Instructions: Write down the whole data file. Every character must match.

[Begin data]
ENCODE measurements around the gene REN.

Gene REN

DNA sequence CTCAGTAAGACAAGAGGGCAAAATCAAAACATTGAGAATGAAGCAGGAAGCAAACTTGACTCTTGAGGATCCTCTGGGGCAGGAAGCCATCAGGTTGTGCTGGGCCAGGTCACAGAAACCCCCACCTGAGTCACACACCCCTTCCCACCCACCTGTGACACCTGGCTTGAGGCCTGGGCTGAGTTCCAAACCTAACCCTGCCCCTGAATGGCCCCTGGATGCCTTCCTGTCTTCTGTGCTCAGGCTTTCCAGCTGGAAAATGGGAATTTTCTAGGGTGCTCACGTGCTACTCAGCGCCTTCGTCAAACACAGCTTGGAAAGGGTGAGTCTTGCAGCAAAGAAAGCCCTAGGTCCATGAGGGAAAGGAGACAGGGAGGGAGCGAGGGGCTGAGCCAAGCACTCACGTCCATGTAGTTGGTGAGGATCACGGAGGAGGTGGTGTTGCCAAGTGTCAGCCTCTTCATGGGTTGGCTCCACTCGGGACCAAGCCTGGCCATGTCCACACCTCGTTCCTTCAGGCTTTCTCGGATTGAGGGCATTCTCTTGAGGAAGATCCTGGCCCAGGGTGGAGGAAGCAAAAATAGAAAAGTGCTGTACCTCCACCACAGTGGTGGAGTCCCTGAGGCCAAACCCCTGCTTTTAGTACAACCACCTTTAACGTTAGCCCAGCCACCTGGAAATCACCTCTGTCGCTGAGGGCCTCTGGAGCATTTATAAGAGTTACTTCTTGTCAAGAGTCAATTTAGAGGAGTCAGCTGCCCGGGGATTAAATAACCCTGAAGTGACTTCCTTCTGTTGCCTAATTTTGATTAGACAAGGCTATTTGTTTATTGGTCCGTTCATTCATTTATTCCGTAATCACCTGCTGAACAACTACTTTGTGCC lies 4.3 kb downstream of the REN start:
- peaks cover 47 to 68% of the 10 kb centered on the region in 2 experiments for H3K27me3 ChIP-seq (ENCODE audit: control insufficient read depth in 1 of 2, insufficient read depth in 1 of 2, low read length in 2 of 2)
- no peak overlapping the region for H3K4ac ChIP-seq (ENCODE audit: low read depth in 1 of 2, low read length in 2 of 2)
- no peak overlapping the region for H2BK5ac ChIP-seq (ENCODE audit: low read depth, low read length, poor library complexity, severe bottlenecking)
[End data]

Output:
ENCODE measurements around the gene REN.

Gene REN

DNA sequence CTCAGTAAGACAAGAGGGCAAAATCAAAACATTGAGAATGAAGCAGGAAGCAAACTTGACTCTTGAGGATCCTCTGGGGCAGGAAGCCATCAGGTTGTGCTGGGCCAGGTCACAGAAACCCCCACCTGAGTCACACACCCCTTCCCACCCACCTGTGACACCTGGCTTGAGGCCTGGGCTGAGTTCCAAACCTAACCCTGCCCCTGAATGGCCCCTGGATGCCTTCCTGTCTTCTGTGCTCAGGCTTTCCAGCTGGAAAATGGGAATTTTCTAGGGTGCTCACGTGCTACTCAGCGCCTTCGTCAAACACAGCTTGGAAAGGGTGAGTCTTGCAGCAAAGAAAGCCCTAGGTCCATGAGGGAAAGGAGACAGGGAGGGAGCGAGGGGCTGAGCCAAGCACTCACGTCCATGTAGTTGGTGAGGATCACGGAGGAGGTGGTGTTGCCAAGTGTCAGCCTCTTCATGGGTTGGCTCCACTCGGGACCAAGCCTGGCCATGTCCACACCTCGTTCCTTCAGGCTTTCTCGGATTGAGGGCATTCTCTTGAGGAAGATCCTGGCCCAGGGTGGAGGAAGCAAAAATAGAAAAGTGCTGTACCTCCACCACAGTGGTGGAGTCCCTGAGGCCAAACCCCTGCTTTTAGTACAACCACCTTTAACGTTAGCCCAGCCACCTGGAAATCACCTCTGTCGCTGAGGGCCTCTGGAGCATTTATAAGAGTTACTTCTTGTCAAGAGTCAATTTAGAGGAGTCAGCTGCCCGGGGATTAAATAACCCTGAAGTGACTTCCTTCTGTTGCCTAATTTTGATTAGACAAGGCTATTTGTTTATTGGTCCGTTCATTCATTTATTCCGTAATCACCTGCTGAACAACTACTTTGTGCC lies 4.3 kb downstream of the REN start:
- peaks cover 47 to 68% of the 10 kb centered on the region in 2 experiments for H3K27me3 ChIP-seq (ENCODE audit: control insufficient read depth in 1 of 2, insufficient read depth in 1 of 2, low read length in 2 of 2)
- no peak overlapping the region for H3K4ac ChIP-seq (ENCODE audit: low read depth in 1 of 2, low read length in 2 of 2)
- no peak overlapping the region for H2BK5ac ChIP-seq (ENCODE audit: low read depth, low read length, poor library complexity, severe bottlenecking)